When I say that "Dungeons & Dragons was a great big, gloriously incoherent mess," as I did the other day, here's my primary point: D&D isn't really about anything, except perhaps fantasy adventures, with "fantasy" being defined so broadly as to include, literally, anything that isn't possible in the real world and "adventure" being defined almost as broadly. D&D doesn't devote much time to telling you what it's about. Its rulebooks are never self-conscious enough to devote any pages to the game's "themes," for example, and its explicit literary allusions consist primarily of bibliographies of inspirational books rather than anything more concrete. Consequently, the question of what D&D is about falls to each player and each referee to answer, with there being no single answer that is "right" or "wrong," even if some answers might be closer to what Gygax or Arneson might have had in mind.
This isn't to deny that Dungeons & Dragons includes lots of "markers" that stake out its territory. Its selection of character classes and races and the presence of magic and monsters all imply a world largely derived from Western ancient and medieval legend, supplemented with more recent fantasies deriving from the same. At the same time, few of the game's markers are so well-defined as to exclude the importation of ideas and concepts from other sources, thereby making it easy, say, to drop robots or dimension-hopping travelers into your campaign without undermining its essential "D&D-ness." Indeed, I'd argue that this kitchen sink approach is one of the most vital parts of what makes D&D the game it is.
Secondarily, my point is that the rules of Dungeons & Dragons weren't created according to some a priori plan. Rather, they grew organically through play to meet very specific demands. D&D is thus a Frankenstein's monster and, while many may be repulsed by the stitching and bolts that hold this patchwork creature together, I continue to marvel at the fact that it came to life in the first place. Of course, because the game's rules have this quality to them, they readily admit to the bolting on of yet more rules without much worry that doing so will somehow undermine its designers' "vision." I'd be hard pressed to believe that either Dave or Gary had much of a vision for their game beyond creating and sharing something that they found enjoyable to play.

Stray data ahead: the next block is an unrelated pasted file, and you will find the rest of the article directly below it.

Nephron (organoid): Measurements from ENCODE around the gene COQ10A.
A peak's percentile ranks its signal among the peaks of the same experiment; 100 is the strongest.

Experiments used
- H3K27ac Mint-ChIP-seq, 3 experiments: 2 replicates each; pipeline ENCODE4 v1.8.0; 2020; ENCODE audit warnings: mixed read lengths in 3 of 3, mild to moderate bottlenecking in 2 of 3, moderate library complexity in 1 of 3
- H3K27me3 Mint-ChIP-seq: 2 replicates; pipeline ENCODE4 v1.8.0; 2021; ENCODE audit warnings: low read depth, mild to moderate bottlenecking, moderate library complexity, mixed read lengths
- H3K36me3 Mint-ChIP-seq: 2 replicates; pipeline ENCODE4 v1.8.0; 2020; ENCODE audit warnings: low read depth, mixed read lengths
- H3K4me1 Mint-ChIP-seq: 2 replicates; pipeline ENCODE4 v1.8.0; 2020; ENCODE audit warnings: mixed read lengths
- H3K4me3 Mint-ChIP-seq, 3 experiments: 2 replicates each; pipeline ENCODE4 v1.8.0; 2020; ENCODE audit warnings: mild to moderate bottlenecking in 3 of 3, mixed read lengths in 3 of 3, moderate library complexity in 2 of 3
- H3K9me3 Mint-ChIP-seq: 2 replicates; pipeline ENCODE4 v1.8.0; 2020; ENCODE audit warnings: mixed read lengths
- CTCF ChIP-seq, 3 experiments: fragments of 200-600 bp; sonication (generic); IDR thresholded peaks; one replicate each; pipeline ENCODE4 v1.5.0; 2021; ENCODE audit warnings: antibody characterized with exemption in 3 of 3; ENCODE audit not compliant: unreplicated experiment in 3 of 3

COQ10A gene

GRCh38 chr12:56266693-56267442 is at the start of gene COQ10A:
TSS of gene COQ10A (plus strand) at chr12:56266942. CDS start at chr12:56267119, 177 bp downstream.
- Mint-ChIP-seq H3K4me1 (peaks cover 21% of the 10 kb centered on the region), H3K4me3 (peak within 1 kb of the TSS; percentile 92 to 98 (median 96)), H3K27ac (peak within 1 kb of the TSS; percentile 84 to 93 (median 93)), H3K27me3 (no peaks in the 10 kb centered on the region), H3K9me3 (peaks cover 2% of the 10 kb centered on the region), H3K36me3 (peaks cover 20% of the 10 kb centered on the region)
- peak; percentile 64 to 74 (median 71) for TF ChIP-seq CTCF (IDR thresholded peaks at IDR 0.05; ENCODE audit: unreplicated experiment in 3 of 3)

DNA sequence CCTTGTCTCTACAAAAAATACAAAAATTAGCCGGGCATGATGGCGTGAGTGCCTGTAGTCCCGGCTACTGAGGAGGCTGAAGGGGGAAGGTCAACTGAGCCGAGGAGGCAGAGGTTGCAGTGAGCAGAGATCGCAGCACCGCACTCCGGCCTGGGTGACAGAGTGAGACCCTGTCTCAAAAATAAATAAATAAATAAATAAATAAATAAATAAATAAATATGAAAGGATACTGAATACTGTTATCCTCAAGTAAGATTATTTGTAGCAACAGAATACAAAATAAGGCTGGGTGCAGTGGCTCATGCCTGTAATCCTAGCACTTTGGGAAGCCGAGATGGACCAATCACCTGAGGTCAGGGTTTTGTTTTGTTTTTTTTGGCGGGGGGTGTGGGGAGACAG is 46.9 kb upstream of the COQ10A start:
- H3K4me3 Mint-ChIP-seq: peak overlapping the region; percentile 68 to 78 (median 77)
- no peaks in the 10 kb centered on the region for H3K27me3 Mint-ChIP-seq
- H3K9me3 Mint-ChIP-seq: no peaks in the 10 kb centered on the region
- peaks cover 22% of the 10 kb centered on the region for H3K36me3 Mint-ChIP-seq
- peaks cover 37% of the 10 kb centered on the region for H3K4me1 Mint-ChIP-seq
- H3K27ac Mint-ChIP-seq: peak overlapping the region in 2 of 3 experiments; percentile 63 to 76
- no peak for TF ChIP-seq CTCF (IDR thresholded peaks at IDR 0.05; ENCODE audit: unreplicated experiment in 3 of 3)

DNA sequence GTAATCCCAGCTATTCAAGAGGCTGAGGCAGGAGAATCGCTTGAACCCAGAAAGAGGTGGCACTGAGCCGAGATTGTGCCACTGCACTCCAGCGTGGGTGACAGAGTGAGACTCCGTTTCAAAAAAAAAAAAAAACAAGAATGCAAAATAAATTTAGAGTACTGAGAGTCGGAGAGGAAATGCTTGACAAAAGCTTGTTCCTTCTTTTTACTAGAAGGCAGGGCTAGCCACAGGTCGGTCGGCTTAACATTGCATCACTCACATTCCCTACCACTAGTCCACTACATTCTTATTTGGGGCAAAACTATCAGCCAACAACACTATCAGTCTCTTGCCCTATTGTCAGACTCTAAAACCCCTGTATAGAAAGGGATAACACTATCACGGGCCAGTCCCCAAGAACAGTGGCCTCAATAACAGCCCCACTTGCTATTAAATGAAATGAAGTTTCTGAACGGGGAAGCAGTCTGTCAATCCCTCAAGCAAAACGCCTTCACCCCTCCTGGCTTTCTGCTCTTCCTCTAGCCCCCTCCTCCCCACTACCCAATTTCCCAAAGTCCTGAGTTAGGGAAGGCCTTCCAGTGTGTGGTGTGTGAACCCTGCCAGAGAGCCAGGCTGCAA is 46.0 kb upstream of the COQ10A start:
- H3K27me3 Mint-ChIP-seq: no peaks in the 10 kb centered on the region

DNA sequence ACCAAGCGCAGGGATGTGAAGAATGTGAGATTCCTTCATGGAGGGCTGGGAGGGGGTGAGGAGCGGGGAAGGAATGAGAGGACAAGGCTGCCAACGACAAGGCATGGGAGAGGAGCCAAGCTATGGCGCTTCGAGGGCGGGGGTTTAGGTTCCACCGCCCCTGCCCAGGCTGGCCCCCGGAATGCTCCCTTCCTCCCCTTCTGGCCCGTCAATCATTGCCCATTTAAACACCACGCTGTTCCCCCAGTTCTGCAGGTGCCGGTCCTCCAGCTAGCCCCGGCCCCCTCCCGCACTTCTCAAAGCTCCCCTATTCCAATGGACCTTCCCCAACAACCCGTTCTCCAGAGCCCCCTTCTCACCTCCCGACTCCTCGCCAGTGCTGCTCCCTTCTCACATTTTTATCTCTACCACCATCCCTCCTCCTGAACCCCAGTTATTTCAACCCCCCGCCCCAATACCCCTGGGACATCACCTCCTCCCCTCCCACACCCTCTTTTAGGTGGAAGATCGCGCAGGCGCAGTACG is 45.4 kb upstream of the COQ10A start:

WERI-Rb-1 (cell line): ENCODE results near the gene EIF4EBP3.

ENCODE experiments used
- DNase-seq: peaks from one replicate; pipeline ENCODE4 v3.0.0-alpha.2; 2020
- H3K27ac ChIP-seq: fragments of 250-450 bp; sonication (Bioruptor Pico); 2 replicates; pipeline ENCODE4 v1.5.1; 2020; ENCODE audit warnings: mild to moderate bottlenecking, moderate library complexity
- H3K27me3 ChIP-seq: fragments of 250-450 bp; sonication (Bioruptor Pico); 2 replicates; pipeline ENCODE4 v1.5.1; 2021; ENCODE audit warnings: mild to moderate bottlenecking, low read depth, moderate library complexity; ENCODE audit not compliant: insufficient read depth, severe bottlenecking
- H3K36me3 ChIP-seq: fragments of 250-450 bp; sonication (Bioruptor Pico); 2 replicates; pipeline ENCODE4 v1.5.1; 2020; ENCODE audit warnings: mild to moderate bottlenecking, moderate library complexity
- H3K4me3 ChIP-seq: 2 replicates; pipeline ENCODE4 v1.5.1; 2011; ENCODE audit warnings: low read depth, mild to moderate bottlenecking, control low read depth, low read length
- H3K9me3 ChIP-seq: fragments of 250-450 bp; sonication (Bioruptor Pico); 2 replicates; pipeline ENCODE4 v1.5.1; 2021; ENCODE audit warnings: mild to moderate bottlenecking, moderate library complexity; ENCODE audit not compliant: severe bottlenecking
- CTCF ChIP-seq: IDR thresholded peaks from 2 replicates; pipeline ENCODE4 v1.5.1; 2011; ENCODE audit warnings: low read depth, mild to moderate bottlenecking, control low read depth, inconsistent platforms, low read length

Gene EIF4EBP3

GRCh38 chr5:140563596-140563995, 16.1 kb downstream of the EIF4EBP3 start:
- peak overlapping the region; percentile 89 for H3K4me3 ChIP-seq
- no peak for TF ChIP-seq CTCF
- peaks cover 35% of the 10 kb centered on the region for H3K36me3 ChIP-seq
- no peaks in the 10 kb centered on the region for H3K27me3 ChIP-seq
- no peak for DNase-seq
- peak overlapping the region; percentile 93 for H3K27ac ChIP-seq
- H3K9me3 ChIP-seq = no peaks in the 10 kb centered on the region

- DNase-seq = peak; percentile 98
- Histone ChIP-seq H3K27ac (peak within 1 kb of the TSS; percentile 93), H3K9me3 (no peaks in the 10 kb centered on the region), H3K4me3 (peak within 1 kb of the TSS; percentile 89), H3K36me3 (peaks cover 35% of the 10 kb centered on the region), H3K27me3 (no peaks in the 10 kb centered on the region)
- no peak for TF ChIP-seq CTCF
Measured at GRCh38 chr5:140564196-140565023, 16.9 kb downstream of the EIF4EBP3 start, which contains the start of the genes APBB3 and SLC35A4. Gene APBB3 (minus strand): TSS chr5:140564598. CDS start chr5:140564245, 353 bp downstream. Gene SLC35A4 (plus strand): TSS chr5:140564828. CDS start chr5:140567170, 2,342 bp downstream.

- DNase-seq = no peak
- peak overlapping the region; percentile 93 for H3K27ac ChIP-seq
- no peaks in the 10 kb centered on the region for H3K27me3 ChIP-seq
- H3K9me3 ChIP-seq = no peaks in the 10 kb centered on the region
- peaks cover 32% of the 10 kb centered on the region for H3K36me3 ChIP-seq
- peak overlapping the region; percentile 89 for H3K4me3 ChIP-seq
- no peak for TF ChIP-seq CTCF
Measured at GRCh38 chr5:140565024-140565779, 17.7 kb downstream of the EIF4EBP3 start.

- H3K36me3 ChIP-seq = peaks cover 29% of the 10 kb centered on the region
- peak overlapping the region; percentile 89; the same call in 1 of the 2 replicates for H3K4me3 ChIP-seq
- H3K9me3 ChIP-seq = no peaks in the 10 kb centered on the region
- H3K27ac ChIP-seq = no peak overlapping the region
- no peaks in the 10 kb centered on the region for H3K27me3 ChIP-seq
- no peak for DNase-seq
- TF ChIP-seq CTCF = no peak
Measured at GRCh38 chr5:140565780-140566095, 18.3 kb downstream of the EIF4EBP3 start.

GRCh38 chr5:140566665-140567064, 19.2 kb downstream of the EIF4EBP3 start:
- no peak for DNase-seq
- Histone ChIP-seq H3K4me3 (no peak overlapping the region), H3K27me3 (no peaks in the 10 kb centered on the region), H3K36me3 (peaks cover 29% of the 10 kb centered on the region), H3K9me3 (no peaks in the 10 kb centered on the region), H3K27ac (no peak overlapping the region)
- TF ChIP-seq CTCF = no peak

The RPGs I enjoy most are those that are, to varying degrees, great big messes. I like rough edges in my games, things that rub me the wrong way and thereby encourage me to engage the game actively rather than passively. A terrific side effect of a game's being messy is that such games rarely tell you what you should do with them. That's probably why, of late, I've been so engrossed in games like Space Opera, another great big mess of a game that, even while it's providing stats for nearly every weapon conceived by man from the dawn of history to the far future, never once stops to tell you what to do with all these rules systems and sub-systems it so generously provides. I like that. Heck, I love that and wouldn't mind a few more games in this vein.